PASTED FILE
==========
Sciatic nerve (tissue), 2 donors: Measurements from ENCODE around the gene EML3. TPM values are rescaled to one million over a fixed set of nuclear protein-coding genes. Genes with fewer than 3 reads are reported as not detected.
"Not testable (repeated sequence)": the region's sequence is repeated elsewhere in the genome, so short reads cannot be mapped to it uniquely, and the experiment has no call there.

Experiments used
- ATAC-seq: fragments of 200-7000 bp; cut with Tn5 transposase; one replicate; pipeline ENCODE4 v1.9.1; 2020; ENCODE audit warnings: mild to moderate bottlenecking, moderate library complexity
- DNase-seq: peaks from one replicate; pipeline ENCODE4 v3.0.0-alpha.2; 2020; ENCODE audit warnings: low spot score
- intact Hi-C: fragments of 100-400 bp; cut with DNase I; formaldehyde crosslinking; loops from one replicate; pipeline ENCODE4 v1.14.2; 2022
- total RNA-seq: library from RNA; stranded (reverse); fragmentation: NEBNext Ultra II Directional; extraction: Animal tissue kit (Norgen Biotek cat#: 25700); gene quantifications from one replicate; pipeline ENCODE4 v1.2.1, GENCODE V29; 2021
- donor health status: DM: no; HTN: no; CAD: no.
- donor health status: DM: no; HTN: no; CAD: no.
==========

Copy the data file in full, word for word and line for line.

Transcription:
Sciatic nerve (tissue), 2 donors: Measurements from ENCODE around the gene EML3. TPM values are rescaled to one million over a fixed set of nuclear protein-coding genes. Genes with fewer than 3 reads are reported as not detected.
"Not testable (repeated sequence)": the region's sequence is repeated elsewhere in the genome, so short reads cannot be mapped to it uniquely, and the experiment has no call there.

Experiments used
- ATAC-seq: fragments of 200-7000 bp; cut with Tn5 transposase; one replicate; pipeline ENCODE4 v1.9.1; 2020; ENCODE audit warnings: mild to moderate bottlenecking, moderate library complexity
- DNase-seq: peaks from one replicate; pipeline ENCODE4 v3.0.0-alpha.2; 2020; ENCODE audit warnings: low spot score
- intact Hi-C: fragments of 100-400 bp; cut with DNase I; formaldehyde crosslinking; loops from one replicate; pipeline ENCODE4 v1.14.2; 2022
- total RNA-seq: library from RNA; stranded (reverse); fragmentation: NEBNext Ultra II Directional; extraction: Animal tissue kit (Norgen Biotek cat#: 25700); gene quantifications from one replicate; pipeline ENCODE4 v1.2.1, GENCODE V29; 2021
- donor health status: DM: no; HTN: no; CAD: no.
- donor health status: DM: no; HTN: no; CAD: no.